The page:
At the local level, public school districts are entirely independent from county and municipal governments. They are run by elected members of the school board who are authorized to hire personnel, operate school buildings, buy supplies, and levy taxes and issue bonds for school-related expenses.
Townships govern land use through a system of permits, zoning laws, subdivision regulations, and other local ordinances. The state gives townships and counties the power to regulate land use, as specified in the Municipalities Planning Code. When both the township and the county have their own land use regulation, the Municipalities Planning Code says that the township regulation overrules the county regulation. Townships' powers are limited by the code as well as by other specific laws passed by the state legislature, such as the Nutrient and Odor Management Act of 2005. In addition, the courts may redefine townships' powers through their decisions about specific cases.
Most townships require building permits for new homes and structures. An appointed planning commission aids township supervisors with land use decisions. The planning commission develops recommendations for the arrangement of certain land uses within the township to allow for maximum health and safety of residents while still achieving the objectives of the community. Planning helps ensure orderly development of facilities and safe traffic patterns.
County governments also have a planning commission or agency that typically works closely with township, borough, and city governments. Where municipalities do not have their own regulations the county typically provides the land use planning regulations.
The zoning board establishes building requirements for present and future land use in the township. The board may set requirements such as minimum lot size, maximum building height, and use of certain districts for residences, industry, or commercial purposes. Different requirements may exist for different districts. When there are disputes about zoning, the Zoning Hearing Board hears appeals of the prescribed regulations.
Before you purchase a rural property you may want to investigate how the local landscape may change in the future. Go to the local municipal office and ask to see the area's planning maps. What land uses are allowed around the property? Are there current or proposed plans for growth? Is the area seeing an increase in oil and gas exploration and drilling? Could farms be subdivided in the future? If so, you might want to ask the landowner about future plans. Are some areas protected by farmland preservation or open space protection techniques? Talk to potential neighbors and local business owners. Is the area gaining or losing population? How is agriculture changing in the area, and what are the main agricultural products? Which local industries are expanding and which are declining? By informing yourself up front you can factor probable future changes into your decision and choose a property that best meets your needs. Some changes in neighboring land use could affect the value of your property, either positively or negatively, as well as your peace and quiet.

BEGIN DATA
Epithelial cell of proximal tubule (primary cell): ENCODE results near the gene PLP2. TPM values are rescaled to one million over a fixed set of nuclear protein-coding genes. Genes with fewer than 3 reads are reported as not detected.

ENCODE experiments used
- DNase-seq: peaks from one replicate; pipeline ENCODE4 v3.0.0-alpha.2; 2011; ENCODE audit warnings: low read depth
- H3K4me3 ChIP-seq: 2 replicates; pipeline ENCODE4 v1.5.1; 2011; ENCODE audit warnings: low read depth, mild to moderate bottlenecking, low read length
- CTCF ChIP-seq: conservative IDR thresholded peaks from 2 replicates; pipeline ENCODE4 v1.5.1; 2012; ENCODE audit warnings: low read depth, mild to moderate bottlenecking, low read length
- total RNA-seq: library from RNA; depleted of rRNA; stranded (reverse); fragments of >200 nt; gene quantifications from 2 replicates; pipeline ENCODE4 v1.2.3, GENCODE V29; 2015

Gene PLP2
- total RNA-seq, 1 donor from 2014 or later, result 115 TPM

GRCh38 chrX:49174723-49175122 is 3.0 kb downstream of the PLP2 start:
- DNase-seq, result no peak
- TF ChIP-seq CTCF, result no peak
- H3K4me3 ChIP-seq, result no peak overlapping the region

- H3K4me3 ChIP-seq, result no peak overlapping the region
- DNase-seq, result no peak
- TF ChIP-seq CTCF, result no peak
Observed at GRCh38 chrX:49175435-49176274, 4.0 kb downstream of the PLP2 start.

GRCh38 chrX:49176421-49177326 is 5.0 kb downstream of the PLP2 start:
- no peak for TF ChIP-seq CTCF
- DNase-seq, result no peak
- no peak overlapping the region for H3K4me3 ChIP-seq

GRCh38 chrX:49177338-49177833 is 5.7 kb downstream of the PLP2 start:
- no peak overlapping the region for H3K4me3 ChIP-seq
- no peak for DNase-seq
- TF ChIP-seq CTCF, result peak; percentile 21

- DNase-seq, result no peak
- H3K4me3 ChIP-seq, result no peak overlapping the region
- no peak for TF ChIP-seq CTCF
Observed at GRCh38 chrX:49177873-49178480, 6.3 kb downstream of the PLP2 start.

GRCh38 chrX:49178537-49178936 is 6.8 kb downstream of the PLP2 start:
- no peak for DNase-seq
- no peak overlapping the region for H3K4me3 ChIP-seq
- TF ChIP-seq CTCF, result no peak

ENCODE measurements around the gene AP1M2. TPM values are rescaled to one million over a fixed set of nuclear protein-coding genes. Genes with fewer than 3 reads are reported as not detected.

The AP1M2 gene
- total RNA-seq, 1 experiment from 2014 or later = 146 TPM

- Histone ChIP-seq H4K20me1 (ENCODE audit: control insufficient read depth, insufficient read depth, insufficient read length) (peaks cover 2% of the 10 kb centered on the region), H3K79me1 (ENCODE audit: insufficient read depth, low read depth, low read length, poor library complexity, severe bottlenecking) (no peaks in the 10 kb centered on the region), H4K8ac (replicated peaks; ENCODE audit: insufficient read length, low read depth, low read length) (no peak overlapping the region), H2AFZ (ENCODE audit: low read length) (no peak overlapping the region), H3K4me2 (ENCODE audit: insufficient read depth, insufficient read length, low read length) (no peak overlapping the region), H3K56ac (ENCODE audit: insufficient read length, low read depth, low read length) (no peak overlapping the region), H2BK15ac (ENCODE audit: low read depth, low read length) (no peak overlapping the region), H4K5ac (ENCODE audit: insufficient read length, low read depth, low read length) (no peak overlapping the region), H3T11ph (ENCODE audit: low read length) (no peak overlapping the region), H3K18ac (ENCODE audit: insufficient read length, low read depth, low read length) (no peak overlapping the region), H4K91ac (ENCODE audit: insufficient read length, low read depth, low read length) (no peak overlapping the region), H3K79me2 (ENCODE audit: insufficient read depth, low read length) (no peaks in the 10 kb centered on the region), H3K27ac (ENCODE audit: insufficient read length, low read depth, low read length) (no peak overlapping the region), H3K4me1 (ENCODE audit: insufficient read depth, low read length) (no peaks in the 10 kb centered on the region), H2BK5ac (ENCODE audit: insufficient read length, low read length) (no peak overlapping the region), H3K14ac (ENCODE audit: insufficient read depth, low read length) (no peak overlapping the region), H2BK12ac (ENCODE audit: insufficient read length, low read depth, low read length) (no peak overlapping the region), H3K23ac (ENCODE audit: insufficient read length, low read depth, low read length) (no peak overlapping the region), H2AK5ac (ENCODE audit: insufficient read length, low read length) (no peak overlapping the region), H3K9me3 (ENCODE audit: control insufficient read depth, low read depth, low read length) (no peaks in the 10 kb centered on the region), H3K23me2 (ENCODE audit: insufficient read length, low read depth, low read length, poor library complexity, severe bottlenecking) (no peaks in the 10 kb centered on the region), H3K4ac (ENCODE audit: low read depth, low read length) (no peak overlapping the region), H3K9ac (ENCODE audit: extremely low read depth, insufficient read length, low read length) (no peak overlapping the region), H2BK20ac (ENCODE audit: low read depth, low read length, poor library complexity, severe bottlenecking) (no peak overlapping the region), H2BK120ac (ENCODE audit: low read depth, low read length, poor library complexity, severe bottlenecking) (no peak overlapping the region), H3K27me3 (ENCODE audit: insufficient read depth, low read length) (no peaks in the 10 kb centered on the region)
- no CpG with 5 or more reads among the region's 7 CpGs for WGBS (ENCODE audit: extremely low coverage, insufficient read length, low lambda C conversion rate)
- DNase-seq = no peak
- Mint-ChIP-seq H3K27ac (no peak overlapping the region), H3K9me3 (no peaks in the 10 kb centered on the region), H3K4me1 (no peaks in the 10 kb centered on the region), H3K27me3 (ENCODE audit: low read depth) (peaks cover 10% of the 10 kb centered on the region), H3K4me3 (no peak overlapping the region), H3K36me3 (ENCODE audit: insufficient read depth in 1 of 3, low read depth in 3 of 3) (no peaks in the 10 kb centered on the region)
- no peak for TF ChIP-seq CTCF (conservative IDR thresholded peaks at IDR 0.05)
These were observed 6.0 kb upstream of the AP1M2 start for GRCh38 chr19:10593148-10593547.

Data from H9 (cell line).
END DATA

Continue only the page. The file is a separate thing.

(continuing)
Local ordinances may exist to regulate the following issues. Check with your township office and your county planning office.
The township government is responsible for maintaining township roads, including snow removal. The Commonwealth maintains state roads. County governments in Pennsylvania typically play only a limited role in road maintenance, being responsible only for some bridges.
Burning Garbage and Other Waste
Some townships allow burning of household refuse and/or yard waste any time, others permit it on specific days, and still others may not allow it at all.
Some local governments have policies concerning lawn maintenance. These regulations may require you to cut your grass if it exceeds a predetermined height or if it looks unkempt.
The township may have regulations requiring that dogs be leashed at all times or other related rules. Some townships regulate the density and type of animals that may be kept.
Township governments have the authority to prohibit nuisances, including dumping, storage of abandoned automobiles, and offensive manufacturing or business. Under the nuisance power, the board of supervisors may remove any structure considered dangerous, whether on public or private land. In addition to the previously mentioned powers, the supervisors are authorized to control fireworks, parks, parking, septic systems and sewers, fire prevention, street names, sanitation, public safety, and junkyards.